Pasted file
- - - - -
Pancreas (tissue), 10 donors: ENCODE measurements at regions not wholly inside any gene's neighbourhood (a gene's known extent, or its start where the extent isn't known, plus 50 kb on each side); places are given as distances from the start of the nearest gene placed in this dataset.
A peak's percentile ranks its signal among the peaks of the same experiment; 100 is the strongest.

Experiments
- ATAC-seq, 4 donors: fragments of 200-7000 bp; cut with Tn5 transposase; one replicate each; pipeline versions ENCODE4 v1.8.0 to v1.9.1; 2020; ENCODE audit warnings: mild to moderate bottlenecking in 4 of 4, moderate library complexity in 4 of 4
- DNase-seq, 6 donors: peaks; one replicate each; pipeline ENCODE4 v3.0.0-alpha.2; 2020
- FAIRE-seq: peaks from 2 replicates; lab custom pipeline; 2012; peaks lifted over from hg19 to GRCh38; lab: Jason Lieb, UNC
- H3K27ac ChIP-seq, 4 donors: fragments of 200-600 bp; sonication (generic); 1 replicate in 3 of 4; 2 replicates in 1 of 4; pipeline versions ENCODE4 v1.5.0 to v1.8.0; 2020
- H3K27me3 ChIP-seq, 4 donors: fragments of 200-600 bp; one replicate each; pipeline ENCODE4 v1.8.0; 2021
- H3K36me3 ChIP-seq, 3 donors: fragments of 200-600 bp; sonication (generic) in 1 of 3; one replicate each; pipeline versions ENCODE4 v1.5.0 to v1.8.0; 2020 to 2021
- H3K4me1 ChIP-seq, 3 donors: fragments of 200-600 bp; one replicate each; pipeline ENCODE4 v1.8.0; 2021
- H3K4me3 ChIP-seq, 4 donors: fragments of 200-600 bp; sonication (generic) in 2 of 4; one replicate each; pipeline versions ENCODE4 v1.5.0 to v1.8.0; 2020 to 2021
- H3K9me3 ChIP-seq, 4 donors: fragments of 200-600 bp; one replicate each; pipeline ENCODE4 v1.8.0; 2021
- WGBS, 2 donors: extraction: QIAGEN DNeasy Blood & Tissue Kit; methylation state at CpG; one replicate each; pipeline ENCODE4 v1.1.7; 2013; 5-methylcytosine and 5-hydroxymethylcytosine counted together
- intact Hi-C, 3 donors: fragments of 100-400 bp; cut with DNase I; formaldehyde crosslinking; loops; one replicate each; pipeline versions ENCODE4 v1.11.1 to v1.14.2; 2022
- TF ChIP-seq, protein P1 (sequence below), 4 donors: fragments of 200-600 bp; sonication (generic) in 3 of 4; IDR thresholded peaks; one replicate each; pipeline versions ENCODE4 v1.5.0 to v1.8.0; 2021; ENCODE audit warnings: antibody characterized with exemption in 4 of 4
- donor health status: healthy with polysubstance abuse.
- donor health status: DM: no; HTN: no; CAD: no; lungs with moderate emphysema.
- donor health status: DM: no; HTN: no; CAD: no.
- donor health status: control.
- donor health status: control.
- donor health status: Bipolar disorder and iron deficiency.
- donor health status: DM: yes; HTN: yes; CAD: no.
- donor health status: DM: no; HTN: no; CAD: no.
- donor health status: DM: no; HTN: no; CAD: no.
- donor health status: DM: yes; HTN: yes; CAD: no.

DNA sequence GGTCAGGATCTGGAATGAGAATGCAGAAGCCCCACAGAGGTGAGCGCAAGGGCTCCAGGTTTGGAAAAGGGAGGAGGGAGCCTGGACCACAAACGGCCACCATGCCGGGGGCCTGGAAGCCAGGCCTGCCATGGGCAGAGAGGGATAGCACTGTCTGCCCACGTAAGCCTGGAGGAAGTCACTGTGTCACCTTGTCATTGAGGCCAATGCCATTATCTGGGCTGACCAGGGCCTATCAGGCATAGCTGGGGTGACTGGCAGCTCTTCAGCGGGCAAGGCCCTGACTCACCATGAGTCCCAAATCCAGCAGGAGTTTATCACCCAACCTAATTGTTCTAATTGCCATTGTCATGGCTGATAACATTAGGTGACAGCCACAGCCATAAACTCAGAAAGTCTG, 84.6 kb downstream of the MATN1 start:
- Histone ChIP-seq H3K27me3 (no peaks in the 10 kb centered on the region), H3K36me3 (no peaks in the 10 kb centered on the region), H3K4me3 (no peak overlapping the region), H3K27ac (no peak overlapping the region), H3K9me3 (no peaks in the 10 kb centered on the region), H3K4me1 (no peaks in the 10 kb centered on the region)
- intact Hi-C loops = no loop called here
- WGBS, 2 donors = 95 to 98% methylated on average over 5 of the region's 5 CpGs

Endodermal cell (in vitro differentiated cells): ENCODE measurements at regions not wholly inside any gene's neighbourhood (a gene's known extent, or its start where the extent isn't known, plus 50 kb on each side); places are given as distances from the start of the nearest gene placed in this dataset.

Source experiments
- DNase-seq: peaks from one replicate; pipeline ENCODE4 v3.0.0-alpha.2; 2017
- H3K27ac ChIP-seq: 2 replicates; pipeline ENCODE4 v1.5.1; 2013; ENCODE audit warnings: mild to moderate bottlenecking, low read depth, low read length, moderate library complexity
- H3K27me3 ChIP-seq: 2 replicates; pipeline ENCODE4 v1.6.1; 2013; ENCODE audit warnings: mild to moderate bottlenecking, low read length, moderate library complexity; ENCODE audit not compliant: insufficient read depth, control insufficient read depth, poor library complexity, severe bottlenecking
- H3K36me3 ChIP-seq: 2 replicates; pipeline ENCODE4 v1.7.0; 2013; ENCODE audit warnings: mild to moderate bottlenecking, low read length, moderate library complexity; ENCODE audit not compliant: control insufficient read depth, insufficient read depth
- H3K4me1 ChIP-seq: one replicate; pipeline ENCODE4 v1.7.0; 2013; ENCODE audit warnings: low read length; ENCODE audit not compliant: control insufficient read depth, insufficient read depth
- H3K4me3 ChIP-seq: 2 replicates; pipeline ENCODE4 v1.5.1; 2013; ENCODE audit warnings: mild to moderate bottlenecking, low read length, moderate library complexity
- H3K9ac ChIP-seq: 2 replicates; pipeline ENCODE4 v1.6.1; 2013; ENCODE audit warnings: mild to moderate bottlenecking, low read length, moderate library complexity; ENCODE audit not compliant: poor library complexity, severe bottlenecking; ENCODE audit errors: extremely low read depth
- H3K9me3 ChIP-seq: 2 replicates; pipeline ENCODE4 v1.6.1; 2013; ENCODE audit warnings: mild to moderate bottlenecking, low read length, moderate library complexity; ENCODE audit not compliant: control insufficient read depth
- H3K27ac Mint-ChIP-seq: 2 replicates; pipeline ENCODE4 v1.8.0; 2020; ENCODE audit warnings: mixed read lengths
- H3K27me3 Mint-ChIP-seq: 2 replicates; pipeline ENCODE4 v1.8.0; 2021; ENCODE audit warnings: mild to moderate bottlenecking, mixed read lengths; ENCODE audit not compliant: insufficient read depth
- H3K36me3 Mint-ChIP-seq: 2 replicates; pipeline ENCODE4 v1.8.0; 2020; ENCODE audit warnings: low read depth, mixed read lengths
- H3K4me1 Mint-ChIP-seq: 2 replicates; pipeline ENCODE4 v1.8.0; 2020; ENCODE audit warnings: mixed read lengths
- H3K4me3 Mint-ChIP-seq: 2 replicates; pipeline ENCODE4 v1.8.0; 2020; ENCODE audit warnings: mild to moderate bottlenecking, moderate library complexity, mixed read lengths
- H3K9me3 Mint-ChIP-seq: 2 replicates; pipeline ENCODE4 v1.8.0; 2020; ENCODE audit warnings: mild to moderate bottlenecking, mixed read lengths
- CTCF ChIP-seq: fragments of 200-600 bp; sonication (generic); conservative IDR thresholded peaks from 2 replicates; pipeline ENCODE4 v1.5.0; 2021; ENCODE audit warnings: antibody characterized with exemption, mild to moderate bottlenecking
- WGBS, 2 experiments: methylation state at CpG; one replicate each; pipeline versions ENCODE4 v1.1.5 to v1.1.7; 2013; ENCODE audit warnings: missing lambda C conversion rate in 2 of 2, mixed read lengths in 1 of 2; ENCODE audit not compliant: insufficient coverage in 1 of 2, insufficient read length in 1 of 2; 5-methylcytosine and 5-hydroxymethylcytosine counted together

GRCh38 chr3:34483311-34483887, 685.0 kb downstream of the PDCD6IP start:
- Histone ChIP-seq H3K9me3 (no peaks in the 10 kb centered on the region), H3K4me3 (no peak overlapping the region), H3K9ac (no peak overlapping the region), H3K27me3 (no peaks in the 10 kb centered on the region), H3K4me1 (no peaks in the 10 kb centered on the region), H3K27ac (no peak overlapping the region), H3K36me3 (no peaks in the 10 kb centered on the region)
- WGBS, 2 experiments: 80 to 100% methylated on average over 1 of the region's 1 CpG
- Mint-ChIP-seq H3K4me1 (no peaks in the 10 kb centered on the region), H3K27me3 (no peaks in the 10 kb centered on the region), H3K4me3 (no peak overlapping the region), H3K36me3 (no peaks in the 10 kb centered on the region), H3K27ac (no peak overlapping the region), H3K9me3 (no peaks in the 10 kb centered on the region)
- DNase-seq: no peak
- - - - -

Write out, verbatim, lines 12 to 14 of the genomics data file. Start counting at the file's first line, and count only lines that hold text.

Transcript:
- H3K9me3 ChIP-seq, 4 donors: fragments of 200-600 bp; one replicate each; pipeline ENCODE4 v1.8.0; 2021
- WGBS, 2 donors: extraction: QIAGEN DNeasy Blood & Tissue Kit; methylation state at CpG; one replicate each; pipeline ENCODE4 v1.1.7; 2013; 5-methylcytosine and 5-hydroxymethylcytosine counted together
- intact Hi-C, 3 donors: fragments of 100-400 bp; cut with DNase I; formaldehyde crosslinking; loops; one replicate each; pipeline versions ENCODE4 v1.11.1 to v1.14.2; 2022